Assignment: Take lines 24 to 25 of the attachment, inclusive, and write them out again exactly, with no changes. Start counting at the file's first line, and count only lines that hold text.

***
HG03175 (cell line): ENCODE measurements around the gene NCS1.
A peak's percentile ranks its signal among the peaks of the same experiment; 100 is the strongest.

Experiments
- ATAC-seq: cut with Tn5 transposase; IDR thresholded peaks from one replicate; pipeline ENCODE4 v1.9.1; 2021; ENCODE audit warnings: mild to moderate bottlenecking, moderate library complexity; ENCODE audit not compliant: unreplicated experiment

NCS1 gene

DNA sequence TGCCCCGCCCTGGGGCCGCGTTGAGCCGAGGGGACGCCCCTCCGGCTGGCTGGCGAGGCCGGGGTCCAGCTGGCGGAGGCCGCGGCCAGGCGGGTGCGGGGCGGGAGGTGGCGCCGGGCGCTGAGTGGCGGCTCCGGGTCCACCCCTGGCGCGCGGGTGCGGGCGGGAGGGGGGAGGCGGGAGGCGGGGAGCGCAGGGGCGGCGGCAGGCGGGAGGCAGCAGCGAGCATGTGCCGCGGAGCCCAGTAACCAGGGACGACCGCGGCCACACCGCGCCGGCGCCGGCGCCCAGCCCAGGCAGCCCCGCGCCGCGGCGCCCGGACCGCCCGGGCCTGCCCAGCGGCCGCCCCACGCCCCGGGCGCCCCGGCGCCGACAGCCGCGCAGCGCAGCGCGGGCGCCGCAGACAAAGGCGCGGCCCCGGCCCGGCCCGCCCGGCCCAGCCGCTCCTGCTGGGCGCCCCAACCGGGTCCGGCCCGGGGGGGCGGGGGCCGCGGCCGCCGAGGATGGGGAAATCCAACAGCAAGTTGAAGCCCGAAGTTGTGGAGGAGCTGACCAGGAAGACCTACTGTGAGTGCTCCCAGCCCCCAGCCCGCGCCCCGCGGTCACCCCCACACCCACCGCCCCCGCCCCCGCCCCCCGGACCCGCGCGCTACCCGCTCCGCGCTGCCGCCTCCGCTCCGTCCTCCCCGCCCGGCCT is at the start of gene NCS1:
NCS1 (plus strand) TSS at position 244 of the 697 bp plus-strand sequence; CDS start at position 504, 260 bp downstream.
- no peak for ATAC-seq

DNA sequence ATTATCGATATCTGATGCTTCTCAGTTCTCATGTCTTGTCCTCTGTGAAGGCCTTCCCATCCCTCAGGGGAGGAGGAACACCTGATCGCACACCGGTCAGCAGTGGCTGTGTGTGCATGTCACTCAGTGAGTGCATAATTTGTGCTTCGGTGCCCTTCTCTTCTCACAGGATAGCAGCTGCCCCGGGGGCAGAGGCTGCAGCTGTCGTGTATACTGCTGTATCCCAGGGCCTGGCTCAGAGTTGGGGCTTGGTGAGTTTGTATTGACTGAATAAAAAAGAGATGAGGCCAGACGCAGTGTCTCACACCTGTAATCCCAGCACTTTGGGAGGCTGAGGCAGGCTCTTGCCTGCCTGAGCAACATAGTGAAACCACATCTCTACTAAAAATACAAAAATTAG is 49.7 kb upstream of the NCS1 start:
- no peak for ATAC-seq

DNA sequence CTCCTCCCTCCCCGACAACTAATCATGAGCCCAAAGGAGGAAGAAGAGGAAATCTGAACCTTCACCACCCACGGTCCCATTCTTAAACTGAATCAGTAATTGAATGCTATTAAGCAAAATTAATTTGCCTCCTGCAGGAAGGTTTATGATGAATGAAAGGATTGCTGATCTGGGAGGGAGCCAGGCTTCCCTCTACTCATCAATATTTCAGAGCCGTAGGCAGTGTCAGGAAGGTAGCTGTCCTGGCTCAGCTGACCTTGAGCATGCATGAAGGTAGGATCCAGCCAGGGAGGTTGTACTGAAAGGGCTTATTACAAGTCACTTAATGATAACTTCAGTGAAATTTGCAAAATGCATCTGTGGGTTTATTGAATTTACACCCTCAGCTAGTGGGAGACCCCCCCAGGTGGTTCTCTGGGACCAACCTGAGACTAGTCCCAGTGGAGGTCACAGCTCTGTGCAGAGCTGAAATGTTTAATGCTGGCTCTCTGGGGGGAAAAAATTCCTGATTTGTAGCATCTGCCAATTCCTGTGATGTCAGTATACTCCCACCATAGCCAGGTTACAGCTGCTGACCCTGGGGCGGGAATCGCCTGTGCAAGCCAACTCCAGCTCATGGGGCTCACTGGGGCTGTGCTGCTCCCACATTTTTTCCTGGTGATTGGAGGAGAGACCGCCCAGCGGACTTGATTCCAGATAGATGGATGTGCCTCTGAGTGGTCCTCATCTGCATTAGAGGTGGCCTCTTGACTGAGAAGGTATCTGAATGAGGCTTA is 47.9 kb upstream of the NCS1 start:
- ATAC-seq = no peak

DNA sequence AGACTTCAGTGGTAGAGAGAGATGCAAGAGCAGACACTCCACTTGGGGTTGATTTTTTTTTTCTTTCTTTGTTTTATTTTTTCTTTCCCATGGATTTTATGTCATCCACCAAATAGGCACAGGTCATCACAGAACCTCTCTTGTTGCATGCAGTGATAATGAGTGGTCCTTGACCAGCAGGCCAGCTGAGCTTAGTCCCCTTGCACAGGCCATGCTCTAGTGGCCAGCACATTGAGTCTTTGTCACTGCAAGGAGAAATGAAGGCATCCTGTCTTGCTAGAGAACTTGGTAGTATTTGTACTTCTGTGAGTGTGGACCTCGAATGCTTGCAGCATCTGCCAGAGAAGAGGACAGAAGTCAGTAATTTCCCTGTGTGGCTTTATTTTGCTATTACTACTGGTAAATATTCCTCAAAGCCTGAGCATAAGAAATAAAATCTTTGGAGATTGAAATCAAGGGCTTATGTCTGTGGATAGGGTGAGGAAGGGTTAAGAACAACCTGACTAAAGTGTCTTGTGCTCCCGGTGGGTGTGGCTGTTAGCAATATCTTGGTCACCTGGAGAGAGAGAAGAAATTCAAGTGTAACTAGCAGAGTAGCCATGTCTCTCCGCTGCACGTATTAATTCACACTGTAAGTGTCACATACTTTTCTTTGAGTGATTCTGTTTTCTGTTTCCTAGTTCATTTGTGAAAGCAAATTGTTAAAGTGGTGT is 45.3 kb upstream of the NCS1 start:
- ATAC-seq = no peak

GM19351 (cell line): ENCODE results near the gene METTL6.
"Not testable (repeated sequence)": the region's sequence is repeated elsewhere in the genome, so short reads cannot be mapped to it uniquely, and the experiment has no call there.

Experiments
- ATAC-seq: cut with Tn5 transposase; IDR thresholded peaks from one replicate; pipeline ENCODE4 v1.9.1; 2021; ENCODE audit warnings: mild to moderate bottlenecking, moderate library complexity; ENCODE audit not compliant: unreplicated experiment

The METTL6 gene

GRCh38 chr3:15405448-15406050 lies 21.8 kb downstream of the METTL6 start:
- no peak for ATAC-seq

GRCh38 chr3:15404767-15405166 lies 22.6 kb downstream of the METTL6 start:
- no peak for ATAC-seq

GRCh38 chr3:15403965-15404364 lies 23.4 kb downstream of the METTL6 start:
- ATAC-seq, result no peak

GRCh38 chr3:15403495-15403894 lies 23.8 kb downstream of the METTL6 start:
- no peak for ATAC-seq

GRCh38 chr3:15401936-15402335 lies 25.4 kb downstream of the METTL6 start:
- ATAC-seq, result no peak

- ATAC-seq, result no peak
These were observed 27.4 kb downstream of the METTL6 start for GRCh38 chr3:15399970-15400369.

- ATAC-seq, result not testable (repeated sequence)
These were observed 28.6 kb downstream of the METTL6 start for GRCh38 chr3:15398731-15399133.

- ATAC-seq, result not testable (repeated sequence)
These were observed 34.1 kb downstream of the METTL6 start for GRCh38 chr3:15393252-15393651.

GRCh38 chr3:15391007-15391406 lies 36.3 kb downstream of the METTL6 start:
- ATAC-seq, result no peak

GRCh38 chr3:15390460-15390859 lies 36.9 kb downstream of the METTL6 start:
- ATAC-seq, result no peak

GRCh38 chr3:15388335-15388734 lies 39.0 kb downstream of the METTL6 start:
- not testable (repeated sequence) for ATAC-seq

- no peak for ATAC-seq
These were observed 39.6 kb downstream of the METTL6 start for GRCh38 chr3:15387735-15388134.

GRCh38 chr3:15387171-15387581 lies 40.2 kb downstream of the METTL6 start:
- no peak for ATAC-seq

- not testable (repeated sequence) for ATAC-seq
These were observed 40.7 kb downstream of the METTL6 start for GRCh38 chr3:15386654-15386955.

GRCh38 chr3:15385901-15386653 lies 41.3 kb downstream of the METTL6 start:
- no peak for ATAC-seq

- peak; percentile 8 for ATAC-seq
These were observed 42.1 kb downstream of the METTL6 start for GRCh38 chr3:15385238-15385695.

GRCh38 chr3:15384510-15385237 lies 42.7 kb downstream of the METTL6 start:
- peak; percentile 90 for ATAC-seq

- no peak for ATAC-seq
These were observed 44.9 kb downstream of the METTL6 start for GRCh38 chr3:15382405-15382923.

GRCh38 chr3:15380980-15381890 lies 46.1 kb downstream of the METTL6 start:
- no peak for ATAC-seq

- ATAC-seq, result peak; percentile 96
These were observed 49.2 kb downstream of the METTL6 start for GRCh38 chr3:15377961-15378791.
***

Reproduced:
GRCh38 chr3:15403965-15404364 lies 23.4 kb downstream of the METTL6 start:
- ATAC-seq, result no peak